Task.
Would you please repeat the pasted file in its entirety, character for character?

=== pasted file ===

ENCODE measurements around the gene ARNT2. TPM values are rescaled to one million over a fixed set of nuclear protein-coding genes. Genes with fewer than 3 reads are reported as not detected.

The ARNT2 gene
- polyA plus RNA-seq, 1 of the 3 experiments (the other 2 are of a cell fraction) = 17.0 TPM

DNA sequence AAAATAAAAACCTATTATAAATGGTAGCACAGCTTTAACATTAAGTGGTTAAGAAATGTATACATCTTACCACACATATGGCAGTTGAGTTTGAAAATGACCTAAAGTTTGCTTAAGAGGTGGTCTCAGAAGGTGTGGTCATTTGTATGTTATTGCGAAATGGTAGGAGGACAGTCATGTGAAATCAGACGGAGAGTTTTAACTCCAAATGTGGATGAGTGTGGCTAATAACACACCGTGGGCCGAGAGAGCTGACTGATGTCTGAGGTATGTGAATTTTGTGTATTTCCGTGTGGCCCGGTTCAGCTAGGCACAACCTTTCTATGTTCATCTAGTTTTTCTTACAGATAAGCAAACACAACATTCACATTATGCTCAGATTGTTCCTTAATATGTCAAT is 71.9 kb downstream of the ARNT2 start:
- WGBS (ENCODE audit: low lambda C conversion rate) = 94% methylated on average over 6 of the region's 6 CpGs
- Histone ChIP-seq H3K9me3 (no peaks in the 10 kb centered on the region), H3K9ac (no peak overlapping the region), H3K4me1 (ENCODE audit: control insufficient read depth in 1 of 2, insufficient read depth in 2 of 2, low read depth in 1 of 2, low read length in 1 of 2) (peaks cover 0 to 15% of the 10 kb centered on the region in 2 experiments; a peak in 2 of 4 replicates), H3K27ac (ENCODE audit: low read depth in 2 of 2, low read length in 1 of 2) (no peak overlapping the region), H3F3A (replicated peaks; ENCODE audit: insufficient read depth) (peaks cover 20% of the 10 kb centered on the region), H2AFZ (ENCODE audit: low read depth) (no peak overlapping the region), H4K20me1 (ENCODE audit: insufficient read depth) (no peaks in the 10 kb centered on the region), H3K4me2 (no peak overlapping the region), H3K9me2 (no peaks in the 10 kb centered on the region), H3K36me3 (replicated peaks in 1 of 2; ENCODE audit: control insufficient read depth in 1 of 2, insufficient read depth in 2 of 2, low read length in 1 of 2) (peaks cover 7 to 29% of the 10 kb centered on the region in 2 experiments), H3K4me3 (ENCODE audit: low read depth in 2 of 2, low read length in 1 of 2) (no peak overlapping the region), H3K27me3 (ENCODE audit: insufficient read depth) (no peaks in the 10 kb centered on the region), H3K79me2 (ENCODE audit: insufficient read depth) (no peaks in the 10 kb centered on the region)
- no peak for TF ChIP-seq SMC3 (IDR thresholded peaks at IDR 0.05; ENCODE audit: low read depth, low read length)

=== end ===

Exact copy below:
ENCODE measurements around the gene ARNT2. TPM values are rescaled to one million over a fixed set of nuclear protein-coding genes. Genes with fewer than 3 reads are reported as not detected.

The ARNT2 gene
- polyA plus RNA-seq, 1 of the 3 experiments (the other 2 are of a cell fraction) = 17.0 TPM

DNA sequence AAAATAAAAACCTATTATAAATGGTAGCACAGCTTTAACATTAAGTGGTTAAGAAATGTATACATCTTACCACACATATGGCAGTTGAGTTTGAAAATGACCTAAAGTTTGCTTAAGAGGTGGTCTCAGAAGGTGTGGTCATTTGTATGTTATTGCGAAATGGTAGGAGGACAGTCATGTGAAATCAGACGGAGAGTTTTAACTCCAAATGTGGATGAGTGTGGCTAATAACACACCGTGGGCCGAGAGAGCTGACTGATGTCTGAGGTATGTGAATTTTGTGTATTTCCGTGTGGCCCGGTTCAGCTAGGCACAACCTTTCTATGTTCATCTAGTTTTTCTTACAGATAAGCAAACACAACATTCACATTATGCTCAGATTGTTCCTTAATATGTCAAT is 71.9 kb downstream of the ARNT2 start:
- WGBS (ENCODE audit: low lambda C conversion rate) = 94% methylated on average over 6 of the region's 6 CpGs
- Histone ChIP-seq H3K9me3 (no peaks in the 10 kb centered on the region), H3K9ac (no peak overlapping the region), H3K4me1 (ENCODE audit: control insufficient read depth in 1 of 2, insufficient read depth in 2 of 2, low read depth in 1 of 2, low read length in 1 of 2) (peaks cover 0 to 15% of the 10 kb centered on the region in 2 experiments; a peak in 2 of 4 replicates), H3K27ac (ENCODE audit: low read depth in 2 of 2, low read length in 1 of 2) (no peak overlapping the region), H3F3A (replicated peaks; ENCODE audit: insufficient read depth) (peaks cover 20% of the 10 kb centered on the region), H2AFZ (ENCODE audit: low read depth) (no peak overlapping the region), H4K20me1 (ENCODE audit: insufficient read depth) (no peaks in the 10 kb centered on the region), H3K4me2 (no peak overlapping the region), H3K9me2 (no peaks in the 10 kb centered on the region), H3K36me3 (replicated peaks in 1 of 2; ENCODE audit: control insufficient read depth in 1 of 2, insufficient read depth in 2 of 2, low read length in 1 of 2) (peaks cover 7 to 29% of the 10 kb centered on the region in 2 experiments), H3K4me3 (ENCODE audit: low read depth in 2 of 2, low read length in 1 of 2) (no peak overlapping the region), H3K27me3 (ENCODE audit: insufficient read depth) (no peaks in the 10 kb centered on the region), H3K79me2 (ENCODE audit: insufficient read depth) (no peaks in the 10 kb centered on the region)
- no peak for TF ChIP-seq SMC3 (IDR thresholded peaks at IDR 0.05; ENCODE audit: low read depth, low read length)